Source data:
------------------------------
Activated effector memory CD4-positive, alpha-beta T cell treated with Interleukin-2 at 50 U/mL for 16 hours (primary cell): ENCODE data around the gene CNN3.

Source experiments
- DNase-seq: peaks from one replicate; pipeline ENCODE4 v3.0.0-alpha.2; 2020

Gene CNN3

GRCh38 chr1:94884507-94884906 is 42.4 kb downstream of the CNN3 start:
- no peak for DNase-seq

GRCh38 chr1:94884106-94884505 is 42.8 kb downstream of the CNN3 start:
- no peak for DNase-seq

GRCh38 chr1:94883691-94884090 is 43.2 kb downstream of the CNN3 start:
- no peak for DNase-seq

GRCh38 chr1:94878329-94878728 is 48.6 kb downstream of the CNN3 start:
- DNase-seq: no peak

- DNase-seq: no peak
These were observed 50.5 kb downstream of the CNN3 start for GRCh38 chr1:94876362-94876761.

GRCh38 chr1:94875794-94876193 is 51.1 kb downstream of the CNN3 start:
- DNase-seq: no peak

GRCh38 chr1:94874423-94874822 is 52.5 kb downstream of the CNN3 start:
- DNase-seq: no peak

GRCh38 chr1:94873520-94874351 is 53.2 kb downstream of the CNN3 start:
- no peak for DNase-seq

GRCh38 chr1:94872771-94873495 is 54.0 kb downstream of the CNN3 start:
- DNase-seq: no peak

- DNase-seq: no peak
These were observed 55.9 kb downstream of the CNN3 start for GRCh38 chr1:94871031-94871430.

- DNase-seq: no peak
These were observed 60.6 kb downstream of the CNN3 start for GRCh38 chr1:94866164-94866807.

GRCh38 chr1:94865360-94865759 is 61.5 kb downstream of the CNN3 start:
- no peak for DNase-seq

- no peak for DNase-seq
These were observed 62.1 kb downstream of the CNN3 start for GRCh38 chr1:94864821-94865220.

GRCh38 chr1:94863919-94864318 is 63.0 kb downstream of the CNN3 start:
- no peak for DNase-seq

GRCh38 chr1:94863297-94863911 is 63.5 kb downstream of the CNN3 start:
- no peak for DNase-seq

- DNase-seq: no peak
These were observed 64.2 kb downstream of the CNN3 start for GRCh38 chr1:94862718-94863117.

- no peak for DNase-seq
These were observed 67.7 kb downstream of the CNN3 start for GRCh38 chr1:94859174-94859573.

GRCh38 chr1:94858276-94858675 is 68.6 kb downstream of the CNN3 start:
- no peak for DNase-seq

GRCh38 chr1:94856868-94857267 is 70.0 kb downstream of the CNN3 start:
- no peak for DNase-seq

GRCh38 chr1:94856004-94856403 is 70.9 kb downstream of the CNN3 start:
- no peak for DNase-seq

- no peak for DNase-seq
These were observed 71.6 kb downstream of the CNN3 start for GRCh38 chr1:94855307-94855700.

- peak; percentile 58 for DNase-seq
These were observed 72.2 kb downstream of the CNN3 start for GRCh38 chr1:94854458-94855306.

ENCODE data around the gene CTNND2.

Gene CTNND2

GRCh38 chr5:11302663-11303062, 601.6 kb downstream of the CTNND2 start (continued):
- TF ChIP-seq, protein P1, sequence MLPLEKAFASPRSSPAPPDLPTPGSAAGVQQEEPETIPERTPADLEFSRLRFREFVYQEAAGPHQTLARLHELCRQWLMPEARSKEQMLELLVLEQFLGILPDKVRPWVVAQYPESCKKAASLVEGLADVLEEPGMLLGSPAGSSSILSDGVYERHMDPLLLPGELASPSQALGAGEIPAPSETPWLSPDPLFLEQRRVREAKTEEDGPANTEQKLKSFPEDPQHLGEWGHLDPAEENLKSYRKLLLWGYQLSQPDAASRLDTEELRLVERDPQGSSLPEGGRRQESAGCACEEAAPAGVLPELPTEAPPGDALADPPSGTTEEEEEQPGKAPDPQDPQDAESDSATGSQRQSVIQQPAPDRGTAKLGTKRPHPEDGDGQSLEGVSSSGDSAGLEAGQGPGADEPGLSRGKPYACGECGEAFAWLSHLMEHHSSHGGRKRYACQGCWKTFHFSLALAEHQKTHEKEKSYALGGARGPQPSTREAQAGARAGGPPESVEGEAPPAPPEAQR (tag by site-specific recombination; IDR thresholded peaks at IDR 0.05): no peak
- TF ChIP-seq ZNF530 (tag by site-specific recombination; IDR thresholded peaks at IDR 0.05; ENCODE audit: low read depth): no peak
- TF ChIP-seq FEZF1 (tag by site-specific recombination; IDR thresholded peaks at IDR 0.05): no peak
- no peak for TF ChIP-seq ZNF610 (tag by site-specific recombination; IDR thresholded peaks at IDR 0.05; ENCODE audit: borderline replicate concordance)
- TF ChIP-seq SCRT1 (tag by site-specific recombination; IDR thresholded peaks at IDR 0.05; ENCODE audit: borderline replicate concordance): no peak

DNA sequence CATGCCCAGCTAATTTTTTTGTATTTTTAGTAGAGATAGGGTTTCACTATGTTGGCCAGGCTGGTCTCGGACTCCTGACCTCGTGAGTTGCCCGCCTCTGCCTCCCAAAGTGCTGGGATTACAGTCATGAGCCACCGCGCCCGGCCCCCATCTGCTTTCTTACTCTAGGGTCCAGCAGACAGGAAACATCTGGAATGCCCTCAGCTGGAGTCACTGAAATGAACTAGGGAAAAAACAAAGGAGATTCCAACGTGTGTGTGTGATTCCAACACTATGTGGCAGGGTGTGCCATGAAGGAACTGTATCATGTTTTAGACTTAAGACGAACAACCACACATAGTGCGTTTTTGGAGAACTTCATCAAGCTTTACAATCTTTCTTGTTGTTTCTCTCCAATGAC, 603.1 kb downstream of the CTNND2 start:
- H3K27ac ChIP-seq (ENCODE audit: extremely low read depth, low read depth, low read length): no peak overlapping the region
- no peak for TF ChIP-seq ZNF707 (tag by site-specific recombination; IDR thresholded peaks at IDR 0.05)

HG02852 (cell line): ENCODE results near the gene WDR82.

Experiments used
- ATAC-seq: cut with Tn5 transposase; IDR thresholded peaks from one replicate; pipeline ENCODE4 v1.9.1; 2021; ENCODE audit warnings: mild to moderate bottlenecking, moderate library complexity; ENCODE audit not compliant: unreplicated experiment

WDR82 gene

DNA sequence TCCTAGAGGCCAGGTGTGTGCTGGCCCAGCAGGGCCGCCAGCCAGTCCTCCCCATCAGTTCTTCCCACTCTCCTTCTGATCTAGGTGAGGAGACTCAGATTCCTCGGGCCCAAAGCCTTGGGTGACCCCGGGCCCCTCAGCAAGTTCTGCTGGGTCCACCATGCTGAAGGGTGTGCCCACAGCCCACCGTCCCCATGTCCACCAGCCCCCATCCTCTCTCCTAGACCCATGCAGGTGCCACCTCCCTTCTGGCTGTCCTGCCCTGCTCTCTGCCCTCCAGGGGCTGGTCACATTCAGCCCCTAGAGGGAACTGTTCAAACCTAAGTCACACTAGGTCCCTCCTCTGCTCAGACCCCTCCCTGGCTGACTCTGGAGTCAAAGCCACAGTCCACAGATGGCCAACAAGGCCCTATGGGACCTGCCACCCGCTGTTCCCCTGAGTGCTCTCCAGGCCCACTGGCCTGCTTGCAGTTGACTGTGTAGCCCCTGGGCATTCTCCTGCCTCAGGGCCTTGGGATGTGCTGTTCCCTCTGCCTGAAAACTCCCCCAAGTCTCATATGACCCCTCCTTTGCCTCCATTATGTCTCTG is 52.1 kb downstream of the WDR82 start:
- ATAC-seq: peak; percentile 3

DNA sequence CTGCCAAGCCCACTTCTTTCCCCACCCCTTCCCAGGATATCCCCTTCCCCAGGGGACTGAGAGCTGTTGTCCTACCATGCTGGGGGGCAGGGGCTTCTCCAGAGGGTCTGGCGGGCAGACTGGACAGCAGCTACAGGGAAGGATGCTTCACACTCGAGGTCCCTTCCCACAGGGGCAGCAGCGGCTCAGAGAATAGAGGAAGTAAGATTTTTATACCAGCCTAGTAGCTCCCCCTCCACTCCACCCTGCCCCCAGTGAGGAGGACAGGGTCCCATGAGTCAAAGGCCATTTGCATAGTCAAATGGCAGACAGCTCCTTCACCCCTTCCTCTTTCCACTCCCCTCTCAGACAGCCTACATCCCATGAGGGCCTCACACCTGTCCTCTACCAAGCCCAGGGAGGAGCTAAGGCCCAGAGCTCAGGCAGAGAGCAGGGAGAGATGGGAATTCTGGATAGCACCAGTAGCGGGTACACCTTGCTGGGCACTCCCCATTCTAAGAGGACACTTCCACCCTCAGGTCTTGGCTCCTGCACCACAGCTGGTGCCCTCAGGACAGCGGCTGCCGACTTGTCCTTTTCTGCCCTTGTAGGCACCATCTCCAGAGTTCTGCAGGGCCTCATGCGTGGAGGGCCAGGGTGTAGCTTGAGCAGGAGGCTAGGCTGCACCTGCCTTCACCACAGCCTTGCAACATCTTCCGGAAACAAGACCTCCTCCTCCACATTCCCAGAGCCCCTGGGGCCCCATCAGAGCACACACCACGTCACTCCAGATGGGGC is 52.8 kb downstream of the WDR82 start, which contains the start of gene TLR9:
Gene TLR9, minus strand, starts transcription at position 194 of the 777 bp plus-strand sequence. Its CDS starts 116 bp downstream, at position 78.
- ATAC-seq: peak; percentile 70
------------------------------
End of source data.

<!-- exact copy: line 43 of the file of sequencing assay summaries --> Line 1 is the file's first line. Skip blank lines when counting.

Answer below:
GRCh38 chr1:94856004-94856403 is 70.9 kb downstream of the CNN3 start: